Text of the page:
In this English grammar lesson you will learn how to use Almost, Nearly and Hardly in English.
Almost, hardly and nearly are three words that some English grammar learners have trouble to use correctly.
Basically, we use almost in positive and negative forms and nearly can only be used in negative forms.
Here are some examples:
- It’s 8.45am. Nearly/Almost time to start work.
- Don’t stop writing now. You have almost/nearly finished your essay.
- Almost/nearly all my friends are married.
- I nearly didn’t make it to work on time today.
- Almost everyone I know goes abroad on holiday.
We use them to show progress if we are counting or measuring something.
Another definition of almost is ‘similar to’.
- My cousin has been in England for so long that he is almost English.
People think that he is English even though he is Australian.
We can use almost with the following negative forms – no, none, never, nothing, nobody
- I almost never visit my family any more. They live too far away.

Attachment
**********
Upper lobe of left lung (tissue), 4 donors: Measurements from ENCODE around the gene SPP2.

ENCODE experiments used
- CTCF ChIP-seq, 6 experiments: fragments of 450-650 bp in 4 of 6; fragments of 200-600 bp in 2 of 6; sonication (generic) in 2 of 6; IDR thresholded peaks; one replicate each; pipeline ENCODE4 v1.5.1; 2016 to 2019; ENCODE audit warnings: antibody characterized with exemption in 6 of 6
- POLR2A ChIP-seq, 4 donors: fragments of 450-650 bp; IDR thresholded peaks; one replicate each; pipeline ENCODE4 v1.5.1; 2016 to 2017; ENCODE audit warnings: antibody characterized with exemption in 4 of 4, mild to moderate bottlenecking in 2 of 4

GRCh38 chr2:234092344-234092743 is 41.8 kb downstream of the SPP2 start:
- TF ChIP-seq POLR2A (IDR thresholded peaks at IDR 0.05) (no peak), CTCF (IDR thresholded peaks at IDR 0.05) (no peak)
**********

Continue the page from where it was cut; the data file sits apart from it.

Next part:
- Almost nobody was at the concert. The place was empty.
- I didn’t feel like working today. Almost nothing got done.
We use hardly with positive forms. It means ‘almost not’.
Take a look at these examples:
- I hardly ever go to the cinema these days. (I almost never go to the cinema)
- Hardly anyone smokes cigarettes in Australia nowadays. (Almost nobody smokes anymore.)
So there you go. That’s how you can use almost, nearly and hardly in English grammar.
Remember to practice writing and speaking these words as soon and often as possible to improve your fluency.
Take a look at this English lesson and other lessons on the site if you’ve got time.
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